Kula in Maui County, Hawaii — Hawaiian Island Archipelago (Pacific Ocean)
Haleakala National Park
Cattle also had a devastating impact on native vegetation, completely destroying some native forests and dramatically reducing others. The National Park’s investment in the land includes over 30 miles of fences to protect and preserve unique species, such as “ahinanima (silversword), and subalpine scrublands. Fences exclude cattle, pigs, goat, deer, and other grazers from destroying protected land in the park, providing resource managers the opportunity to restore and revive the native landscape.
By 1960 more than two million acres in Hawaii were used for cattle grazing, mostly in the cooler uplands. Whether ranch wall or park fence, boundaries delineate contracts in land use philosophies, between taming a wilderness landscape or preserving it in its original state.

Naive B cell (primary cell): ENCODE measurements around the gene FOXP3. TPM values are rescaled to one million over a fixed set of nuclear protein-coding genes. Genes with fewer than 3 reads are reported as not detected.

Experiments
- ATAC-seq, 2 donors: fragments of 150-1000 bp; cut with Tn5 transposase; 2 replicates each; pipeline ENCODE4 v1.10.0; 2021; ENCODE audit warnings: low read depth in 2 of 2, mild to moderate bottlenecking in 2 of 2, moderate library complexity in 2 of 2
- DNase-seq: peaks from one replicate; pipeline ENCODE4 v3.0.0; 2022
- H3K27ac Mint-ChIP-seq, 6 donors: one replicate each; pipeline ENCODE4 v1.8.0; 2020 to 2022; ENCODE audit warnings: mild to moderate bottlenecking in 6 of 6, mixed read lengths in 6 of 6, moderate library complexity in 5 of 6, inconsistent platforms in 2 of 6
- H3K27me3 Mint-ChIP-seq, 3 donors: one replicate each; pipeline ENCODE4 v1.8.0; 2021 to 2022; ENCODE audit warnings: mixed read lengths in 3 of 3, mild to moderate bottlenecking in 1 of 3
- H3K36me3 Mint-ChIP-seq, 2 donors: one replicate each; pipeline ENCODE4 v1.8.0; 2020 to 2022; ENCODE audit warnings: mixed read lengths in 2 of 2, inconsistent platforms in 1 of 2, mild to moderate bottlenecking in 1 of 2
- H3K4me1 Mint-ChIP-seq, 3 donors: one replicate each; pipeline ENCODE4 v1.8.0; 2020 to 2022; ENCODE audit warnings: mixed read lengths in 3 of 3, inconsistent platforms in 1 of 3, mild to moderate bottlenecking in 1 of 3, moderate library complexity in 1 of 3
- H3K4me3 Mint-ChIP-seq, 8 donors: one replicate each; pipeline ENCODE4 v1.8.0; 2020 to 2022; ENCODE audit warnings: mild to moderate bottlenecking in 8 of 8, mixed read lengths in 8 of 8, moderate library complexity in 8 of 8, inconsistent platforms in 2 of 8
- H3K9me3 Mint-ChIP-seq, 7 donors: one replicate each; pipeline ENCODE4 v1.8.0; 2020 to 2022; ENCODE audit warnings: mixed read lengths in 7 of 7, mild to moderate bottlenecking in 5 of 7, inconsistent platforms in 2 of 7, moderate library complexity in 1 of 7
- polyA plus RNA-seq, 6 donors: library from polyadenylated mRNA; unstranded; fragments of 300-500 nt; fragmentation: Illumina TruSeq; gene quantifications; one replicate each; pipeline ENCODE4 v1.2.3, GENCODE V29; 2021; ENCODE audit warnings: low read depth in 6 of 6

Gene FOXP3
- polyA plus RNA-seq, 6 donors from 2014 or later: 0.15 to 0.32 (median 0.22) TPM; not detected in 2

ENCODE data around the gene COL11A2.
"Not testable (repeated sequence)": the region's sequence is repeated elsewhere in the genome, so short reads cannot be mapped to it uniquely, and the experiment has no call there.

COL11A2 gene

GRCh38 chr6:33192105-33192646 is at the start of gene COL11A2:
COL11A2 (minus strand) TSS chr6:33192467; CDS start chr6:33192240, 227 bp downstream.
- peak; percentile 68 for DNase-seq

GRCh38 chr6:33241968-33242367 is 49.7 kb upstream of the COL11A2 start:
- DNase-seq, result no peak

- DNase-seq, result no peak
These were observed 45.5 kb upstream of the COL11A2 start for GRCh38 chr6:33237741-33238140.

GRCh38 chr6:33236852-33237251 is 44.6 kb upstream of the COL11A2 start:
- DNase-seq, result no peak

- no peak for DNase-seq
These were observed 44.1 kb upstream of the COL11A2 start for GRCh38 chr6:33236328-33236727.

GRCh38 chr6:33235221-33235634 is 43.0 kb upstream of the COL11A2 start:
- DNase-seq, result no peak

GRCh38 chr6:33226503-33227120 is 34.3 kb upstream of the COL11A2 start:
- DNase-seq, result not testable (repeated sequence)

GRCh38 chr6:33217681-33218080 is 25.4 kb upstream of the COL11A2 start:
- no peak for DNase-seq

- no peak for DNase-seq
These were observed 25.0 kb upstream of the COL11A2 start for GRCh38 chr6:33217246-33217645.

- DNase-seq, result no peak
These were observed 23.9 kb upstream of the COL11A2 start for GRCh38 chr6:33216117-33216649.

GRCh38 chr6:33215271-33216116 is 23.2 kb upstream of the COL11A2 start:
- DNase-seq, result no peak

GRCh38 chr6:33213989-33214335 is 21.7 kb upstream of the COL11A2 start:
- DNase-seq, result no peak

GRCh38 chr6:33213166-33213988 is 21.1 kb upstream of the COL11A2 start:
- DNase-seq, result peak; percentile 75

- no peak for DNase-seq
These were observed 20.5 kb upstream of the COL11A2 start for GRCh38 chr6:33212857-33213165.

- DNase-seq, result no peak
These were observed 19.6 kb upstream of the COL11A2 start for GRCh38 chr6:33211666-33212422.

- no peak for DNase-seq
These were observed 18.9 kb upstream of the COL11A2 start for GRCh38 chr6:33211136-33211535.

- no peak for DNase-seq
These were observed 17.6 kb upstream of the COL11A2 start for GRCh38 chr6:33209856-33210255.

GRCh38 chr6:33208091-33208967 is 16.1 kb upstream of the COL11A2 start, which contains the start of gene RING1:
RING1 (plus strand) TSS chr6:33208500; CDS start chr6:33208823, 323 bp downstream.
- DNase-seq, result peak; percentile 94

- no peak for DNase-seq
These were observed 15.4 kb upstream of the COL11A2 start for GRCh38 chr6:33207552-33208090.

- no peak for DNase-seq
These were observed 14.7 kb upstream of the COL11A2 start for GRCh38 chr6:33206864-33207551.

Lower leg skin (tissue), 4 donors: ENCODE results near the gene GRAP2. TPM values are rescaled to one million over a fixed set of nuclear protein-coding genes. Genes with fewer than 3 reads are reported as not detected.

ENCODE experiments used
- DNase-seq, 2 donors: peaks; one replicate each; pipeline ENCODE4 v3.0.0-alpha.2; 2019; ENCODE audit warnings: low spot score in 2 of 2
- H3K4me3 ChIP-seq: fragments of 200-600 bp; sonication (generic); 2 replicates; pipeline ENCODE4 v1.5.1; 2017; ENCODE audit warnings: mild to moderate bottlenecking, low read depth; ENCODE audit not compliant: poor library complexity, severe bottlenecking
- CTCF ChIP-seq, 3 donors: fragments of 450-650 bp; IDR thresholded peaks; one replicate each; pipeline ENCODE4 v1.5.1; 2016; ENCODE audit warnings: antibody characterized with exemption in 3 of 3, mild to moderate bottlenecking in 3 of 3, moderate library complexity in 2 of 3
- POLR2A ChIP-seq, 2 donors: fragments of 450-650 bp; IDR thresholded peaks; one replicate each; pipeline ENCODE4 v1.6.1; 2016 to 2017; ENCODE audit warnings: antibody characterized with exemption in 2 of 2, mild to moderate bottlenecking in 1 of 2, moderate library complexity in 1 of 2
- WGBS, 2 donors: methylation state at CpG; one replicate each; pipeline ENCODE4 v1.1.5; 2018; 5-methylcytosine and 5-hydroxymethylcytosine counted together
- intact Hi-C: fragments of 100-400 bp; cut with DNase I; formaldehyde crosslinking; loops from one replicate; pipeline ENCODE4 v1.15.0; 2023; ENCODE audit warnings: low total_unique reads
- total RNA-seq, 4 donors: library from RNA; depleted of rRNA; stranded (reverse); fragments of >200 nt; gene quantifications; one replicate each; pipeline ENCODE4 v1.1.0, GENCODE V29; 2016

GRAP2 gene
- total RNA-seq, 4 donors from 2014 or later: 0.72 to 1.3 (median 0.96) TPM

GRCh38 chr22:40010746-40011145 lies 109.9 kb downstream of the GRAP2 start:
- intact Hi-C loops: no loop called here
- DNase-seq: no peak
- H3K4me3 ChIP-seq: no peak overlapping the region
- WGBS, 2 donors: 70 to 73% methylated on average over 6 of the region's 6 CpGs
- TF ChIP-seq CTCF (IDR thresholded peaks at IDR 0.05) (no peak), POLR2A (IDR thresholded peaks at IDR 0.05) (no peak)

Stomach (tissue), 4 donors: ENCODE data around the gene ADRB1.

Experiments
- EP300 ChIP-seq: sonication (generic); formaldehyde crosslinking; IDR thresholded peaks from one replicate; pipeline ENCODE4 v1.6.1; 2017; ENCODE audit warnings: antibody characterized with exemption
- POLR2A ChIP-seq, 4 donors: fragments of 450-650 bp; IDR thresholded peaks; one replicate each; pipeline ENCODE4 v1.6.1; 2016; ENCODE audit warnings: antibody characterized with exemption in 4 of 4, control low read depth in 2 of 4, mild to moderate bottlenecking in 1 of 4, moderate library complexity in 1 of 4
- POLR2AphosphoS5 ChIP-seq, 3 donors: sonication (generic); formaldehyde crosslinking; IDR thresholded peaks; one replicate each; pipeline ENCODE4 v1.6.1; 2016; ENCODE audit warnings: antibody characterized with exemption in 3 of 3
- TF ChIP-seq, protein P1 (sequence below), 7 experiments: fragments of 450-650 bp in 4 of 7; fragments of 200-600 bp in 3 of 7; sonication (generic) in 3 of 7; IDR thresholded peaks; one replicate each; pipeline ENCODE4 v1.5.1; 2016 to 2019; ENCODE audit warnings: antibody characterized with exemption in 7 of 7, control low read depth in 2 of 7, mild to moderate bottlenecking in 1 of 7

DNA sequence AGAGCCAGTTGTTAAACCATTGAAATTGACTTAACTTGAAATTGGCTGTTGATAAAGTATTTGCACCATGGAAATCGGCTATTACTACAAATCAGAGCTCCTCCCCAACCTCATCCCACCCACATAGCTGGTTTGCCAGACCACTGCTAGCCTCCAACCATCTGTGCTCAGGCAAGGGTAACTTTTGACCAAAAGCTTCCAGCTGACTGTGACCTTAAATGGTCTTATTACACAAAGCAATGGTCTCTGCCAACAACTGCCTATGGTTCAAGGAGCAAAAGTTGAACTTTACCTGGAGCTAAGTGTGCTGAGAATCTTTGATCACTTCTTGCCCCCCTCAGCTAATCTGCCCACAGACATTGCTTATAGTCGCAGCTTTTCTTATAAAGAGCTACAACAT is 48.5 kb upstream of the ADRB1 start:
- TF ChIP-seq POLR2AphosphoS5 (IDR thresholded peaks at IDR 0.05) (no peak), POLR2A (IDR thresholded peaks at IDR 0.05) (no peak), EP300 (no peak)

The trail is dangerous…when you have cattle like that, some of those
Erected by National Park Service-United States Department of the Interior.
Location. 20° 44.64′ N, 156° 13.794′ W. Marker is in Kula, Hawaii, in Maui County. Marker is on Crater Road. Touch for map. The marker is located at the Leleiwi Overlook. Marker is in this post office area: Kula HI 96790, United States of America.
Other nearby markers. At least 7 other markers are within 13 miles of this marker, measured as the crow flies. Wind, Wave and Wings-Oodemas maulense- (approx. 1½ miles away); Hawaiian Goose or Nene (Nay-Nay (approx. 1½ miles away); Haleakala National Park (approx. 2.4 miles away); Pa Ka'oao White Hill Trail (approx. 2½ miles away); Holy Ghost Catholic Church (approx. 6.4 miles away); a different marker also named Haleakala National Park (approx. 11.4 miles away); Palapala Hoomau Congregational Church (approx. 13 miles away).
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Credits. This page was last revised on June 16, 2016. This page originally submitted on February 15, 2014, by Don Morfe of Baltimore, Maryland. This page has been viewed 398 times since then and 12 times this year. Photos: 1, 2, 3, 4, 5. submitted on February 15, 2014, by Don Morfe of Baltimore, Maryland. • Bill Pfingsten was the editor who published this page.